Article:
Martin’s Close 2019 TV REVIEW


Martin’s Close 2019 is a pleasantly spooky addition to A Ghost Story for Christmas, writes RICHARD MARKWORTH

Peter Capaldi in a scene from Martin's Close 2019
Peter Capaldi in a scene from Martin’s Close 2019

TITLE: Martin’s Close
RELEASE DATE: 24 December 2019 on BBC Four
DIRECTOR: Mark Gatiss
CAST: Peter Capaldi, Elliot Levey, Wilf Scolding, Sara Crowe, James Holmes, Jessica Temple, Simon Williams, Fisayo Akinade, Ian Hallard

2019 saw Mark Gatiss return to A Ghost Story for Christmas to helm his third entry in the seasonal series of spooky stories. 

After producing an original work, The Dead Room (2018), for his previous yuletide offering, Gatiss chose to revisit the strand’s familiar wellspring of M R James’ works for his inspiration. The result was a dramatisation of the author’s Martin’s Close.

Once the opening titles, presented against calming images of sunlight-dappled trees and a tranquil, if murky-looking, pond are over, Gatiss wastes no time in getting down to business. 

The action commences in a dingy 17th century gaol cell where the incarcerated John Martin (Wilf Scolding) is tortured by the sound of a tune hummed by a seemingly disembodied female voice which he desperately implores to “Leave me be!”. We next move to a courtroom presided over by the infamous “hanging judge” George Jeffreys (Elliot Levy) where it is made clear Martin is the defendant, accused of the murder of one Ann Clark (Jessica Temple).

Without warning, or indeed introduction, we are transported to the present day where a narrator, Stanton (Simon Williams), sips madeira by a roaring fire and informs us he has acquired a transcript of the trial. We are therefore led to assume it is Stanton himself who is relating the unusual facts of the case to the audience via the onscreen drama, despite the viewer having no previous knowledge of the character’s existence. The 17th Century narrative is interspersed with Stanton’s 21st Century addresses to camera periodically from this point onwards.

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Following this mildly confusing change of scene, the action returns to the courtroom of 1684 where King’s Counsel, Dolben (Peter Capaldi), seeks to prove Martin, a man of “good stock”, slit the throat of “innocent” Ann before  disposing of the unfortunate girl’s corpse in a local pond.

As the case unwinds, we learn Martin callously toyed with the affections of Ann, a simple-minded soul whom we would nowadays classify as having learning difficulties, for his own twisted amusement. However, his distasteful japes are soon curtailed when his fiancée, a young lady possessing a substantial dowry, hears rumour of his dalliance and promptly calls off the betrothal. Ann mysteriously vanishes shortly thereafter.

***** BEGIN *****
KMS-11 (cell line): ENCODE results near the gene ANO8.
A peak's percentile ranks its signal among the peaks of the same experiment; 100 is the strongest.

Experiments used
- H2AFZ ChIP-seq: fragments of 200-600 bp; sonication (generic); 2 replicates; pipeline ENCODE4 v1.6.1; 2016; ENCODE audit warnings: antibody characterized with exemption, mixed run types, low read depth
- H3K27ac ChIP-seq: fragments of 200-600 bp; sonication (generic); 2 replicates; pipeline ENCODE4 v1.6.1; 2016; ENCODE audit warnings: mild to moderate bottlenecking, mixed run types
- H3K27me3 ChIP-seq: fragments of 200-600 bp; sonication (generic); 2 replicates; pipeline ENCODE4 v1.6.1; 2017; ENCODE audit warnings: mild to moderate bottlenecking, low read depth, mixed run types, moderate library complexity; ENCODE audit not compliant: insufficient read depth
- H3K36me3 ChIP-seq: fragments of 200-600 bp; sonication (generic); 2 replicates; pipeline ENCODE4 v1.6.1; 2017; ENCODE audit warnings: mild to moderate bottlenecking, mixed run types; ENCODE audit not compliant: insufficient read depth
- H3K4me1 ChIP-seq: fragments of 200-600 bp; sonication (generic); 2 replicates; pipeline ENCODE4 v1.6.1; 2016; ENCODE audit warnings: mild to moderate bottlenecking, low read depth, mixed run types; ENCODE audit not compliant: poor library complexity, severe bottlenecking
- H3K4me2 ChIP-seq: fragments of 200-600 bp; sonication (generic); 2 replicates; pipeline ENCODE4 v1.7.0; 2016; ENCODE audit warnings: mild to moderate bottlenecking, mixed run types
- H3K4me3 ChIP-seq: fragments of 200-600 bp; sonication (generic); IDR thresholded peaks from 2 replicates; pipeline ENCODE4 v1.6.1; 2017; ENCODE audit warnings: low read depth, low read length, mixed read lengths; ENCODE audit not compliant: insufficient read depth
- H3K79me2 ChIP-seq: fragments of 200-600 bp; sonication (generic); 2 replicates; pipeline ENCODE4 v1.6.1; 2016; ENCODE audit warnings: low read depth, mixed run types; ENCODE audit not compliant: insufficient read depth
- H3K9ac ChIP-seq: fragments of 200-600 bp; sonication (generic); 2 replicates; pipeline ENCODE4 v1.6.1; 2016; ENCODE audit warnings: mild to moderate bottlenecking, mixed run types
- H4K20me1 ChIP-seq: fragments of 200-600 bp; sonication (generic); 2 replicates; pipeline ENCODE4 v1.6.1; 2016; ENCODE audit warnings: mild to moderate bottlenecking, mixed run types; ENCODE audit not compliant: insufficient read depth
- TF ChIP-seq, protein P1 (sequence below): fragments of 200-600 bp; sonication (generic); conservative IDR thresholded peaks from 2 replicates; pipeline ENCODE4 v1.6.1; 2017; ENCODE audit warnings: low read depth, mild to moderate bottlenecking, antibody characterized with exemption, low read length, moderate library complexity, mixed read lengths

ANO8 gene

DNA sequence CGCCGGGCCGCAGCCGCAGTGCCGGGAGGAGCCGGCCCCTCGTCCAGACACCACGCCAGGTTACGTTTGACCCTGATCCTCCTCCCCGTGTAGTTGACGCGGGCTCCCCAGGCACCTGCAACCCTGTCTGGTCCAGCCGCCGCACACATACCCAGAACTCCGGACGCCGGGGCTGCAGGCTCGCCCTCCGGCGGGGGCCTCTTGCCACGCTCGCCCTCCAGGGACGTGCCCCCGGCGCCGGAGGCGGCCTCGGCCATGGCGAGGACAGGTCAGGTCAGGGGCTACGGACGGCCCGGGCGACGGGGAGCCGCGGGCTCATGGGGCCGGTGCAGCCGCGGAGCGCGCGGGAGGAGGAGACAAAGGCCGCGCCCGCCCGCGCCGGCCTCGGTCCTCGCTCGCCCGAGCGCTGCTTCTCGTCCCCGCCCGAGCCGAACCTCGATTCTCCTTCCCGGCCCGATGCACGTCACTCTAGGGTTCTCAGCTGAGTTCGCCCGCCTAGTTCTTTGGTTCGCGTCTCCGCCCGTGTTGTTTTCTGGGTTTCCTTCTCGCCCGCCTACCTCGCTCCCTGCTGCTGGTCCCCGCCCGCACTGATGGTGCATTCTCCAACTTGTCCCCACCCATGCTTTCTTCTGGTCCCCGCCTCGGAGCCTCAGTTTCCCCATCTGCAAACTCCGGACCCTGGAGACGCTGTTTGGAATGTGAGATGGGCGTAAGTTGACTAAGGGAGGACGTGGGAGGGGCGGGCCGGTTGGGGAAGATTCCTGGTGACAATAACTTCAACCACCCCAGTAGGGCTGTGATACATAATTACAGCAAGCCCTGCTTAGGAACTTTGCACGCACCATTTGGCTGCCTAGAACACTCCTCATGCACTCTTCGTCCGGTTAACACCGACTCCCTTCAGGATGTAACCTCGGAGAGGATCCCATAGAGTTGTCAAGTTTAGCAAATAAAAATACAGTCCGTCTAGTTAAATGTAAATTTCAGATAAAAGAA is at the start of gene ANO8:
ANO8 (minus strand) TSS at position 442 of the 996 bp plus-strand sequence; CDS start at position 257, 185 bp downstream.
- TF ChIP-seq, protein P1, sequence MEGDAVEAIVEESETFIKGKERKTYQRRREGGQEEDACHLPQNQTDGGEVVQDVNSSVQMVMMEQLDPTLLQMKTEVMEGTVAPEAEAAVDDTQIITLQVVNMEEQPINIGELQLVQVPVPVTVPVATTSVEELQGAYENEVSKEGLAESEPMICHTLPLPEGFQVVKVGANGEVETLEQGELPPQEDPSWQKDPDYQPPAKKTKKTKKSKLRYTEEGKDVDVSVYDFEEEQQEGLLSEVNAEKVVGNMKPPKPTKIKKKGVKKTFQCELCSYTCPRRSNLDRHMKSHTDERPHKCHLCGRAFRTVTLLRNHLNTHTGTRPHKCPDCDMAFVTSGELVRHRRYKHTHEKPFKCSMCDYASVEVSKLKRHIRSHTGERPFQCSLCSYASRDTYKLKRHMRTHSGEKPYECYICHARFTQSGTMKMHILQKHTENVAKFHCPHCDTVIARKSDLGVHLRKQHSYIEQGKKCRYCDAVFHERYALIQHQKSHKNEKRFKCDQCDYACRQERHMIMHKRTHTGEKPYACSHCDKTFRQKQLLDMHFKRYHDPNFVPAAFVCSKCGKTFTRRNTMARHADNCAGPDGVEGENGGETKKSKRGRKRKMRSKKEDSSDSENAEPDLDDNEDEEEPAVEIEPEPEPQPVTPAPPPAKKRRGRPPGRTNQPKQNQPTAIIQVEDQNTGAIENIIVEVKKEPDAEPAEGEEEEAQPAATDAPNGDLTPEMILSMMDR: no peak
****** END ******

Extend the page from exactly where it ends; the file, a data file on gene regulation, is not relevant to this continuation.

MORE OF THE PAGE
It is widely assumed by the locals, Martin has done away with the girl but, strangely, there are instances where she is apparently spotted after the date of her alleged homicide and Martin himself appears bedevilled by the sound of Ann’s voice humming the tune of the very song which he had used to cruelly woo her. 

What is more, the defendant is troubled by the appearance of a dark, enigmatic figure lurking in the courtroom and the inexplicable existence of a “13th juror” who nobody else attending the trial seems to have noticed. As Martin struggles to evade the noose, is he being tormented by his own guilt or is the spectre of Ann dogging his steps?  

Martin’s Close is not a particularly weighty tale and it is rather obvious how it will end. Furthermore, Martin himself is such a blatant cad, it is a challenge to dredge up any sympathy for the character and the fact his peril is evidently well-deserved does lessen the dramatic impact of the piece.

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However, it is nonetheless an enjoyable adaptation and Gatiss’ able direction keeps proceedings rattling along at a healthily brisk pace, ensuring the audience’s attention is held throughout. 

The director, once again, proves he is adept at creating some deliciously creepy moments. One scene, which sees a terrified Martin cower inside the local Inn in the belief Ann’s shade has finally tracked him down, will particularly please the palates of ghost story connoisseurs.    

The sudden appearance of the modern day narrator once the drama has already commenced is slightly jarring and the episode would perhaps have been better served if the story had opened with him. However, Simon Williams has such an engaging presence, this proves a minor issue.

The entire cast perform commendably even if Levy’s jocular, and somewhat camp, Judge Jeffreys did unfortunately put me in mind of Laurence Llewelyn-Bowen on occasion. Thankfully, Peter Capaldi as the grave Dolben, brings his usual high standard of performance to the affair and his sober presence successfully counteracts any threat the production may have had of sliding too far into the realms of overt humour.

Martin’s Close, while never genuinely blood-curdling, is a definite improvement on Gatiss’ somewhat underwhelming The Dead Room from the previous year and should prove a pleasantly spooky treat for anyone who enjoys a helping of supernatural suspense with their festive tipple. Madeira anyone?

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